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    AUA 2017: A small-town plumber’s 10 can’t-miss sessions

    New guidelines, prostate cancer tests, men’s health centers just a few topic highlights


    3. Practice improvement. For those of us not attending the two-day pre-AUA Practice Management Conference, two postgraduate instructional courses stand out as must-attends. My practice is considering hiring our first non-physician provider and, as such, Course 005IC on integrating an advanced practice nurse or physician assistant into your practice seems perfectly timed. Course 020IC, “Coding and Reimbursement Update 2017,” is also one I will attend, as I have no desire either to leave money on the table by inappropriately under-billing or to one day wear orange for over-billing.

    4. Prostate cancer tests. It seems that every other week a different industry rep is at our door hawking what they claim is the latest and greatest genetic test for diagnosing and/or managing prostate cancer. Course 042IC on prostate cancer diagnostics seems to promise an unbiased summary of current technology and how best to use it. Further, while the data on MRI-US fusion biopsies did not impress me last year, the technology seems to be progressing and I'm curious if it is time for my group to invest in that tool. Course 047IC, which promises to be a multidisciplinary course on MRI-US fusion-guided biopsy, hopefully will answer that question.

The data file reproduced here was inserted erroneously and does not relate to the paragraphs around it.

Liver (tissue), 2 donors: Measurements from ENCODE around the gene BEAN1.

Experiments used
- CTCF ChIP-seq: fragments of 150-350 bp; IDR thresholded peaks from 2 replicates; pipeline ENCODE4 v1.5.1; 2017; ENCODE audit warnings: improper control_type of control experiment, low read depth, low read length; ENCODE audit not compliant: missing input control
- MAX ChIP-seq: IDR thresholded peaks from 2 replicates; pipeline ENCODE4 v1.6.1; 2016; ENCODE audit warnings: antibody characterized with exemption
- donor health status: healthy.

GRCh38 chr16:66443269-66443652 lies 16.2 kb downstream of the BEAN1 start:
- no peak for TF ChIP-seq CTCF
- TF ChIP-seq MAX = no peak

5. Infertility. When I left residency, I didn't think I'd do much fertility but I was wrong. My most frequent infertility patient is not the re-married man requesting a vas reversal but the young couple simply having trouble conceiving. A Sunday morning plenary lecture on “Lifestyle Changes to Improve Fertility” may help me learn what, if anything, I can offer my patients who are not azoospermic but who are still failing to conceive. Being from Colorado, I'm especially curious to learn if there are any data on the possible effect of marijuana on fertility, as my patients certainly have opinions on its usefulness.

    Related: Marijuana and me: A Colorado urologist’s experience

    6. Shockwave lithotripsy for ED. For as long as I can remember, I have always seen a display in the Science and Technology Hall from a company selling a low-frequency shockwave lithotripsy device claiming it helps guys with refractory erectile dysfunction. It always seemed a bit like snake oil to me. Over the last year, however, I have encountered enough patients in my clinic who have either successfully tried the device or are inquired about it to make me reconsider. To my amazement, the AUA seems to be thinking the same way; during Sunday morning’s plenary sessions, there will be a point-counterpoint on the effectiveness of shockwave lithotripsy for erectile dysfunction. I look forward to learning if this is something we should embrace or not.

    Next: Men's health/hypogonadism

    Henry Rosevear, MD
    Dr. Rosevear, a member of the Urology Times Clinical Practice Board, is in private practice at Pikes Peak Urology, Colorado Springs, CO.


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